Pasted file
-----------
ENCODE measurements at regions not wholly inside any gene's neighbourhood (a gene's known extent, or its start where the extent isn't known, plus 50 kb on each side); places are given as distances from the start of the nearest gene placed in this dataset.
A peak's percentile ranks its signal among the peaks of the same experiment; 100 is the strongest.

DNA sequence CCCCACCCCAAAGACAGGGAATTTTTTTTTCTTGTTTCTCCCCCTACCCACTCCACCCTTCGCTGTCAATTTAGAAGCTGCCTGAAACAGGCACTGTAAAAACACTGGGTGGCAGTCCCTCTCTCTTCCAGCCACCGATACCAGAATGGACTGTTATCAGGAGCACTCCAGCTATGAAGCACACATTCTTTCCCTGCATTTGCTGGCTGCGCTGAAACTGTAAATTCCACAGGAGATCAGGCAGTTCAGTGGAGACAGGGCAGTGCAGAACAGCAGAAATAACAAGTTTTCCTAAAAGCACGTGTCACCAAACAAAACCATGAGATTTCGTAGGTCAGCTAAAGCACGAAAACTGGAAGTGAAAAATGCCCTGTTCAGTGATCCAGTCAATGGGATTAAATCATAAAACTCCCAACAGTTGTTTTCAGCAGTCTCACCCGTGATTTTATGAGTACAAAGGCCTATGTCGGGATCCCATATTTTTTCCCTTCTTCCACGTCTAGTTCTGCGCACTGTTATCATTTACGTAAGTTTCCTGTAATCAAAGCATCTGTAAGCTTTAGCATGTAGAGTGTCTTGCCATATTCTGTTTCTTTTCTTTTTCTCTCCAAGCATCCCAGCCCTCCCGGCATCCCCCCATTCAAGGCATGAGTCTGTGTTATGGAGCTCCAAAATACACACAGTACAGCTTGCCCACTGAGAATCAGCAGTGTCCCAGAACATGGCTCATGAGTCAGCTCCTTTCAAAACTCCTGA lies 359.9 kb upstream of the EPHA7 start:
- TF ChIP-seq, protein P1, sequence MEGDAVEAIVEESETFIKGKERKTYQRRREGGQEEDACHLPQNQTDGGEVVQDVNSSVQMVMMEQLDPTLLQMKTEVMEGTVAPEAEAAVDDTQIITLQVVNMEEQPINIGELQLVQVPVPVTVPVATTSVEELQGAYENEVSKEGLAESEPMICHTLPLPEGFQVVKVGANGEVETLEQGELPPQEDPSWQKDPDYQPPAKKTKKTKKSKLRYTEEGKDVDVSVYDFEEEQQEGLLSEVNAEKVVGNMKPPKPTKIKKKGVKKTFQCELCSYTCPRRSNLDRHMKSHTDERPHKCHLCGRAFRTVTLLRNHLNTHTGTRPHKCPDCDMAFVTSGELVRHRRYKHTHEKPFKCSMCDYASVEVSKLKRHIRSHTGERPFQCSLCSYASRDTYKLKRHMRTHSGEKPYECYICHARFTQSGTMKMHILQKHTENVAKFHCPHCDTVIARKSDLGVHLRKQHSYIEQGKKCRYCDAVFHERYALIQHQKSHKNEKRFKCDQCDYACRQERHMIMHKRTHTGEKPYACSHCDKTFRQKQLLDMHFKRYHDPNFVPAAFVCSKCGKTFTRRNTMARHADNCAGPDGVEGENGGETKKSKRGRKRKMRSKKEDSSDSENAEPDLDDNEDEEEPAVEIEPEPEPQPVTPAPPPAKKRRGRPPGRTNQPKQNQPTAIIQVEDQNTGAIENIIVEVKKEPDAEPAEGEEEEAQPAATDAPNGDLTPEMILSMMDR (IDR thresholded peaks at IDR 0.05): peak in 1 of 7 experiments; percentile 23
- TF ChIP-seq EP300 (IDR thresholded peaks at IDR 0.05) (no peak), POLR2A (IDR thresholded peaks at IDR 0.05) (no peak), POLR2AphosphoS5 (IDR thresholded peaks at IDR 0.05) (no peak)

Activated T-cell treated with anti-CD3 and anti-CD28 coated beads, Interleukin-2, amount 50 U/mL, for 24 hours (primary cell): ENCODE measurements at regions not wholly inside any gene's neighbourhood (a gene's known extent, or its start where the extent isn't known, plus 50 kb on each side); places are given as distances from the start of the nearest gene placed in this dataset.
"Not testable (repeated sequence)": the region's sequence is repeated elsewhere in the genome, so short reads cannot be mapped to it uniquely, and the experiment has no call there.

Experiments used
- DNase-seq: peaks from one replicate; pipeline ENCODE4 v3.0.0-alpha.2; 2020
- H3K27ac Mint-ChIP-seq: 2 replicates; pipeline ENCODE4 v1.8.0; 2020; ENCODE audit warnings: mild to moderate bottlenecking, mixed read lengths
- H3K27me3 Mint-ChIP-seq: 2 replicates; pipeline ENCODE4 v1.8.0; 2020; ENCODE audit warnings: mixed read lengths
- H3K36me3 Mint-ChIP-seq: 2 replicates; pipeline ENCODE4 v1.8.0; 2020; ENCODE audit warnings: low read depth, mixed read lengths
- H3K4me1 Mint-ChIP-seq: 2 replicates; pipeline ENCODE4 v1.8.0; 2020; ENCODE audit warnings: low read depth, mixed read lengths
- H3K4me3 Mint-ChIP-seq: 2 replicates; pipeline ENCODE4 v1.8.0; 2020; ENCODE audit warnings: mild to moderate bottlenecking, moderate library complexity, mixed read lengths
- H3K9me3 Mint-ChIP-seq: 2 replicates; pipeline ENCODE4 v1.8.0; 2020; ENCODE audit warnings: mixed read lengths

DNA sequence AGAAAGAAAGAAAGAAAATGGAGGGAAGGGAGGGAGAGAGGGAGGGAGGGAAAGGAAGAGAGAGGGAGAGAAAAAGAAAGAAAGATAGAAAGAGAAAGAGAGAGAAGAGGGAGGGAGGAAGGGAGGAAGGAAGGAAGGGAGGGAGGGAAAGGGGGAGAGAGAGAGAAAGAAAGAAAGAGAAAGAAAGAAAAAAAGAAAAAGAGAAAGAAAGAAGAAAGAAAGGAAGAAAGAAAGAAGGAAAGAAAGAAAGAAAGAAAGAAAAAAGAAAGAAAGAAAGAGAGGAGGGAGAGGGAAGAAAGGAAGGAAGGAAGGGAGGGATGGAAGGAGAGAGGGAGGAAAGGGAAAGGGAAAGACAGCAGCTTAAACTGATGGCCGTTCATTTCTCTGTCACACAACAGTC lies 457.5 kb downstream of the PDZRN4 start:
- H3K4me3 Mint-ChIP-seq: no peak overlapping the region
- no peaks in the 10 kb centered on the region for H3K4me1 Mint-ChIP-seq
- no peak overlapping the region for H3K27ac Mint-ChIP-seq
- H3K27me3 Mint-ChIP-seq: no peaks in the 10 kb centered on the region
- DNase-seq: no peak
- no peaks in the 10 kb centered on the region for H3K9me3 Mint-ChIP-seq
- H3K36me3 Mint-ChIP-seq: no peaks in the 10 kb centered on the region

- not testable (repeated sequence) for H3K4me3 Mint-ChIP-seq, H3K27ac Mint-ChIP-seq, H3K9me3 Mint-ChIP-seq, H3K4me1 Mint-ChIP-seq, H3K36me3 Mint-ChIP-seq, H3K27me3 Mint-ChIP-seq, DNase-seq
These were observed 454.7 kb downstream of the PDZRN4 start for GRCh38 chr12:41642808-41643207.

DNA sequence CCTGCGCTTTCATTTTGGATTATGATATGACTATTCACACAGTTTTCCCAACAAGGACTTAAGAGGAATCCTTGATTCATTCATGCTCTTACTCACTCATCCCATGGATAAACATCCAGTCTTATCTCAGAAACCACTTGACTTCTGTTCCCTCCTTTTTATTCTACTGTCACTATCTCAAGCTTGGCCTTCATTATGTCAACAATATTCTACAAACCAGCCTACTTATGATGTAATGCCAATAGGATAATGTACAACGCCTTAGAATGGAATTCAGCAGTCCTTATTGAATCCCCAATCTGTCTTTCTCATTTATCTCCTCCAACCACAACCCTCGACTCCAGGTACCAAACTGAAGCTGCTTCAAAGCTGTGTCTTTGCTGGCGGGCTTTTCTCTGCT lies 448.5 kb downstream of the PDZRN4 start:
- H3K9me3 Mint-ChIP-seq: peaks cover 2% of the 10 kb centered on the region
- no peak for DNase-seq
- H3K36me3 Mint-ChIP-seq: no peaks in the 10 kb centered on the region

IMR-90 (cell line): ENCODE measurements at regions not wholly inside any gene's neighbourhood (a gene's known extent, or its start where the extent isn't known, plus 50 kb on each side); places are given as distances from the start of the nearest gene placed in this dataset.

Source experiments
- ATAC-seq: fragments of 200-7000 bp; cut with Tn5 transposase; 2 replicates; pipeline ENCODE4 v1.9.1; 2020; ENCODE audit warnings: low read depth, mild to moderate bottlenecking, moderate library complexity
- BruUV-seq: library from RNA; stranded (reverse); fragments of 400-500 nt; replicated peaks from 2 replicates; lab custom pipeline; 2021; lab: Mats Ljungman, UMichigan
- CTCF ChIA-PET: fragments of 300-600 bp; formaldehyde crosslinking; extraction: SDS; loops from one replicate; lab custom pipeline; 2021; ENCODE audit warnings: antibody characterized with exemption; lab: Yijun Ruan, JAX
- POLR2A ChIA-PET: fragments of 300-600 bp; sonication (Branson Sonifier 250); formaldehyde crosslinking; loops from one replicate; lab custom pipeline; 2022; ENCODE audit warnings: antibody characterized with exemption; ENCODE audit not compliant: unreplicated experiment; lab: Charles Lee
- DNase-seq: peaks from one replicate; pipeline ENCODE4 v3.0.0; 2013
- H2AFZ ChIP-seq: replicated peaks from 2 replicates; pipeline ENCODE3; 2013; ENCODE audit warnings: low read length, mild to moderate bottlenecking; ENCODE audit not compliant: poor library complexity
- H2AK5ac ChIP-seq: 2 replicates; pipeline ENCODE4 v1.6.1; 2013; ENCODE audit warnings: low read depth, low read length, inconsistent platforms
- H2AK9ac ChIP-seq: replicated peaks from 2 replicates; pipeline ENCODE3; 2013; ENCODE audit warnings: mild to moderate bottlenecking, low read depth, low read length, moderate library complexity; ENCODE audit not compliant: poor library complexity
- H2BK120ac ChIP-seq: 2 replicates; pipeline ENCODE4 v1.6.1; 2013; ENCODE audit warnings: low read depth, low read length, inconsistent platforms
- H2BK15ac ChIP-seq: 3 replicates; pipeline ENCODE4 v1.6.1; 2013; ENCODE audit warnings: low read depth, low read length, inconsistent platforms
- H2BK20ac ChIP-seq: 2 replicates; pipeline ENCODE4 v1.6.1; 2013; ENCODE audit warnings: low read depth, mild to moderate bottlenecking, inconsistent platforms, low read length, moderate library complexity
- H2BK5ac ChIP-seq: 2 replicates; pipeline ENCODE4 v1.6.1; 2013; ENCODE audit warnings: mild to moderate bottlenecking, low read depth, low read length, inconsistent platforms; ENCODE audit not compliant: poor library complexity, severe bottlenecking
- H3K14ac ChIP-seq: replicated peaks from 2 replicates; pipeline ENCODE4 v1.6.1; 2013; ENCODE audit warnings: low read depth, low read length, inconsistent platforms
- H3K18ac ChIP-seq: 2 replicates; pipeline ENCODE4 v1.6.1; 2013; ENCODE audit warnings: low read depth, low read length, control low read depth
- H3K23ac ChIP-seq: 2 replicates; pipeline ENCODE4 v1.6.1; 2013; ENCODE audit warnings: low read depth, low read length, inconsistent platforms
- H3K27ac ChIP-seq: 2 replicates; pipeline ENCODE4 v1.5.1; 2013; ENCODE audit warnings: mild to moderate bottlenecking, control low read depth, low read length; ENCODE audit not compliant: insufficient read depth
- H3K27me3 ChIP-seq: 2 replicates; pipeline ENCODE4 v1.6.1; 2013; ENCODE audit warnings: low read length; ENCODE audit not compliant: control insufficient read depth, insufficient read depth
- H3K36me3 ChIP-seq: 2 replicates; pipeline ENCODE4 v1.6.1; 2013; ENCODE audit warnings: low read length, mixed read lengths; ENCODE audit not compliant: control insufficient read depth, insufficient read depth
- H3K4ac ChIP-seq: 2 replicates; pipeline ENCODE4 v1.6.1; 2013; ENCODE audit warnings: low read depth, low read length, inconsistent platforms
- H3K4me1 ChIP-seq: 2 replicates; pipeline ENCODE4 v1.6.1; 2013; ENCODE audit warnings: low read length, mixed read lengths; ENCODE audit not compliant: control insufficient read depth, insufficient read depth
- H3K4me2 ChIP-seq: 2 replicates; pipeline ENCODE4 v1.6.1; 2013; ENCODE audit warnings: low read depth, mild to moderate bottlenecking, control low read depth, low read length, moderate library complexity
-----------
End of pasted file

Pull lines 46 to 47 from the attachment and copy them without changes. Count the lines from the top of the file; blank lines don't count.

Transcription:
- H3K23ac ChIP-seq: 2 replicates; pipeline ENCODE4 v1.6.1; 2013; ENCODE audit warnings: low read depth, low read length, inconsistent platforms
- H3K27ac ChIP-seq: 2 replicates; pipeline ENCODE4 v1.5.1; 2013; ENCODE audit warnings: mild to moderate bottlenecking, control low read depth, low read length; ENCODE audit not compliant: insufficient read depth